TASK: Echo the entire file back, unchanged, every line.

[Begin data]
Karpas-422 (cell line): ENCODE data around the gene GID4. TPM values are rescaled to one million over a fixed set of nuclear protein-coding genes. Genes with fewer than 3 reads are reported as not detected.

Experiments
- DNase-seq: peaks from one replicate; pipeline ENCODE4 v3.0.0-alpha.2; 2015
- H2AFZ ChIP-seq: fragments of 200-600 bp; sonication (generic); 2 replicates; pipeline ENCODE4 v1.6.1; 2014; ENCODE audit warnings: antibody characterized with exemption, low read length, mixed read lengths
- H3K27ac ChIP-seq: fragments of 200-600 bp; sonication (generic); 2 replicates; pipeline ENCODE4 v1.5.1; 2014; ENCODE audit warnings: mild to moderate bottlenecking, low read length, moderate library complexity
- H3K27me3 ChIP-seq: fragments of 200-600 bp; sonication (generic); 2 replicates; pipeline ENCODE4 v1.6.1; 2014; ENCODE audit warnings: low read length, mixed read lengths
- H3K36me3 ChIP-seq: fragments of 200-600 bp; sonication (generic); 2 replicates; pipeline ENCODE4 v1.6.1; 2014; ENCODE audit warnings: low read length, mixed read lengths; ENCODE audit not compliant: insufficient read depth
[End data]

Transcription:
Karpas-422 (cell line): ENCODE data around the gene GID4. TPM values are rescaled to one million over a fixed set of nuclear protein-coding genes. Genes with fewer than 3 reads are reported as not detected.

Experiments
- DNase-seq: peaks from one replicate; pipeline ENCODE4 v3.0.0-alpha.2; 2015
- H2AFZ ChIP-seq: fragments of 200-600 bp; sonication (generic); 2 replicates; pipeline ENCODE4 v1.6.1; 2014; ENCODE audit warnings: antibody characterized with exemption, low read length, mixed read lengths
- H3K27ac ChIP-seq: fragments of 200-600 bp; sonication (generic); 2 replicates; pipeline ENCODE4 v1.5.1; 2014; ENCODE audit warnings: mild to moderate bottlenecking, low read length, moderate library complexity
- H3K27me3 ChIP-seq: fragments of 200-600 bp; sonication (generic); 2 replicates; pipeline ENCODE4 v1.6.1; 2014; ENCODE audit warnings: low read length, mixed read lengths
- H3K36me3 ChIP-seq: fragments of 200-600 bp; sonication (generic); 2 replicates; pipeline ENCODE4 v1.6.1; 2014; ENCODE audit warnings: low read length, mixed read lengths; ENCODE audit not compliant: insufficient read depth